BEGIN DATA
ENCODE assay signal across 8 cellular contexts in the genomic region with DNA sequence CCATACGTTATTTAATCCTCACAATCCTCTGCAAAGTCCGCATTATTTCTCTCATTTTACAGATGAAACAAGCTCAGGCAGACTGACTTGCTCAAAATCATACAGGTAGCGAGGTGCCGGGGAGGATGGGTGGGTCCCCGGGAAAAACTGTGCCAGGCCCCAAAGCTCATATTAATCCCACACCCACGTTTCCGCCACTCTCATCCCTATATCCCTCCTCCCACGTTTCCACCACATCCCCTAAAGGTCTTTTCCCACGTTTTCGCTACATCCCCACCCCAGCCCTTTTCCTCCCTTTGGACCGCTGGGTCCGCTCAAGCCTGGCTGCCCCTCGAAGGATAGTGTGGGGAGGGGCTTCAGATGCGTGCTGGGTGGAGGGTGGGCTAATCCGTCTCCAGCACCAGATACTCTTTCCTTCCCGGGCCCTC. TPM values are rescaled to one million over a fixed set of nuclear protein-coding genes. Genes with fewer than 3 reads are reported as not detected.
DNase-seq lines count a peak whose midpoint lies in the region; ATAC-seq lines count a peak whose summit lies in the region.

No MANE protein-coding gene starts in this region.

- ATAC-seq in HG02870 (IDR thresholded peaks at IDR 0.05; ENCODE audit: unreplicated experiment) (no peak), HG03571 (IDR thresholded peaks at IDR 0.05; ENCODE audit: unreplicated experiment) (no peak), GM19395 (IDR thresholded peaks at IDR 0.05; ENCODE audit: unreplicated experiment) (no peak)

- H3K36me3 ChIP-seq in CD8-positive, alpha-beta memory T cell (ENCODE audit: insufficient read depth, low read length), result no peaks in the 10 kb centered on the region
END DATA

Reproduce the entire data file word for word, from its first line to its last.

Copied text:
ENCODE assay signal across 8 cellular contexts in the genomic region with DNA sequence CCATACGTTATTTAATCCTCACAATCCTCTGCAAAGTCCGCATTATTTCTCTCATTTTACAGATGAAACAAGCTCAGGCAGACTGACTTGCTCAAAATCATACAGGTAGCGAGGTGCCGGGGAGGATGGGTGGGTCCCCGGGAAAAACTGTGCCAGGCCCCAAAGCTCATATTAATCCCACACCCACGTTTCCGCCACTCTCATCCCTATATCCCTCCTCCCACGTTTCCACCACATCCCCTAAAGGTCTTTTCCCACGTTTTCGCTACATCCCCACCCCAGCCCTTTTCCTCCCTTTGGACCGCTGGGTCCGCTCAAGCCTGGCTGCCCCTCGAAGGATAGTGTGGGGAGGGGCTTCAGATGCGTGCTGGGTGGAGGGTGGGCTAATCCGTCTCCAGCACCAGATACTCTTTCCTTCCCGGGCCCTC. TPM values are rescaled to one million over a fixed set of nuclear protein-coding genes. Genes with fewer than 3 reads are reported as not detected.
DNase-seq lines count a peak whose midpoint lies in the region; ATAC-seq lines count a peak whose summit lies in the region.

No MANE protein-coding gene starts in this region.

- ATAC-seq in HG02870 (IDR thresholded peaks at IDR 0.05; ENCODE audit: unreplicated experiment) (no peak), HG03571 (IDR thresholded peaks at IDR 0.05; ENCODE audit: unreplicated experiment) (no peak), GM19395 (IDR thresholded peaks at IDR 0.05; ENCODE audit: unreplicated experiment) (no peak)

- H3K36me3 ChIP-seq in CD8-positive, alpha-beta memory T cell (ENCODE audit: insufficient read depth, low read length), result no peaks in the 10 kb centered on the region